- Racism is not a mental illness; racism is a sin.
- White nationalism is not a mental illness; white nationalism is a sin.
- Violence is not a mental illness; violence is a sin.
- Hatred is not a mental illness; hatred is a sin.
Okay, the Christian in me is coming out here when I say sin. And even some Christians have trouble using that word these days. Which is fine. Don't use it if you can't sort out sin from all the baggage it carries.
But for the love of God and your neighbor, don't substitute mental illness to explain the appalling image of the latest white guy with his racist manifesto and his swastika painted on his semiautomatic weapon shooting up the Dollar General, or the supermarket, or the bible study.
Use the word wrong if you can't bring yourself to say sin. Wrong doesn't seem strong enough, I understand that. But explaining these events as mental illness is REALLY wrong on two levels.
Ignoring the Evidence about Mental Illness
First, mental illness does not correlate with violence.
Let me say it again for the people in the back of the room.
Mental illness does not correlate with violence.
Sure, journalists will go digging into the background of the latest shooter. And journalists will find that the shooter had some previous contact with mental health services. The American Journal of Public Health article by Sherry Glied and Richard G. Frank explains this phenomenon:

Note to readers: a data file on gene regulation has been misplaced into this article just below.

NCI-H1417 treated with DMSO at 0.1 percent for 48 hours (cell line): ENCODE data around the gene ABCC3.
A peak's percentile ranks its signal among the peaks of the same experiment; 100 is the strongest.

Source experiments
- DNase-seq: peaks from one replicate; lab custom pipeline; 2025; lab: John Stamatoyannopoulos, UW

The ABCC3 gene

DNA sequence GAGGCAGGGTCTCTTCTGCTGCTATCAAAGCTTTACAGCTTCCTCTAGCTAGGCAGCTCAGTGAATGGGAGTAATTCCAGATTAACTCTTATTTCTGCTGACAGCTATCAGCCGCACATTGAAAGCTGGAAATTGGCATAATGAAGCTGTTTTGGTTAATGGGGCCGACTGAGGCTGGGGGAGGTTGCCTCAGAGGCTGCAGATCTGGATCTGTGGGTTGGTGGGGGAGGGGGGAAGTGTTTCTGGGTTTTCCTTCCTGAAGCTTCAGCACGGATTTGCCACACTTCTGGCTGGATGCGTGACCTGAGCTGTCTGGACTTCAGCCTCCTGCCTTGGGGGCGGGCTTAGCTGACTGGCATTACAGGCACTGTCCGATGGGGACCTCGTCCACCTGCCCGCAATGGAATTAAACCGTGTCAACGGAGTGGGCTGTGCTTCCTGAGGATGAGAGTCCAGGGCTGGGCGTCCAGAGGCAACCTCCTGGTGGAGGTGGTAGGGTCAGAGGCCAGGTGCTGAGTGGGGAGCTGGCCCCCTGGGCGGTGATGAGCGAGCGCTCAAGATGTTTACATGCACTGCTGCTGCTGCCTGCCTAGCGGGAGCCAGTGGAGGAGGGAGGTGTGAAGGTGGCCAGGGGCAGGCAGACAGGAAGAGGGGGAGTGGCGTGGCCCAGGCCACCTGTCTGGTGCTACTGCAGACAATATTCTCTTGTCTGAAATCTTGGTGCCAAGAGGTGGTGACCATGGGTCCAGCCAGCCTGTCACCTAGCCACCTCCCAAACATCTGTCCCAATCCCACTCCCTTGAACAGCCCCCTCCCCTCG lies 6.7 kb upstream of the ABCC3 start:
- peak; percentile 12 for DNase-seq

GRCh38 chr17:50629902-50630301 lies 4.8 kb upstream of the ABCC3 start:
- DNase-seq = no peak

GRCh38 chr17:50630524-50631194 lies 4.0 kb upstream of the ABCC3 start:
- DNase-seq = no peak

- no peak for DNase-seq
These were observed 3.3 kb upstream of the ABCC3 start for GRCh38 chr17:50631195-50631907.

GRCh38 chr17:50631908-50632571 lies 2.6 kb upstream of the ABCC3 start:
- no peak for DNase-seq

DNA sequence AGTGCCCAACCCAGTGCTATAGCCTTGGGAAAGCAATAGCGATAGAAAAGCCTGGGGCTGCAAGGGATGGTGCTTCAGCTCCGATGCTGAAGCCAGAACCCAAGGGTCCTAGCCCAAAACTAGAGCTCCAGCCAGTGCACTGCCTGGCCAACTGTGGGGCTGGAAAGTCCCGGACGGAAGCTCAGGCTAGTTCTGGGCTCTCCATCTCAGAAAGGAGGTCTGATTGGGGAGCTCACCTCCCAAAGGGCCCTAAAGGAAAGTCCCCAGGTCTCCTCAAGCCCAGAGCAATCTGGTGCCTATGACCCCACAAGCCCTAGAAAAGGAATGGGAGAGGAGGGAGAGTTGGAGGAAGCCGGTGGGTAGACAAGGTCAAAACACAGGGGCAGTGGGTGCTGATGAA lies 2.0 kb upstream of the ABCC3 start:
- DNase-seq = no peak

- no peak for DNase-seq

The journalist’s search for a mental illness explanation of aberrant acts will almost always succeed. Epidemiological research suggests that nearly half the population—whether or not involved in crime—experience some symptoms of mental illness over the course of their lifetimes. The most recent population estimate of the lifetime prevalence of major mental illnesses meeting diagnostic criteria among US adults is 46%, and 9% meet criteria for a personality disorder.1,2 Seeking mental health treatment is hardly less common: the literature suggests that about one fifth of the US population report seeking professional care for a mental health problem in a year and nearly one third do so over their lifetimes.3
The very high lifetime prevalence of illness and treatment seeking helps explain why virtually every story of a violent act can be linked to some clues of psychological abnormality or mental health treatment—even though the rate of violent behavior of any type among people who meet diagnostic criteria for mental illnesses is estimated to be only about twice as high as the rate among those who never experience a mental illness.3–5 Mental illness is simply not a very specific predictor of violence.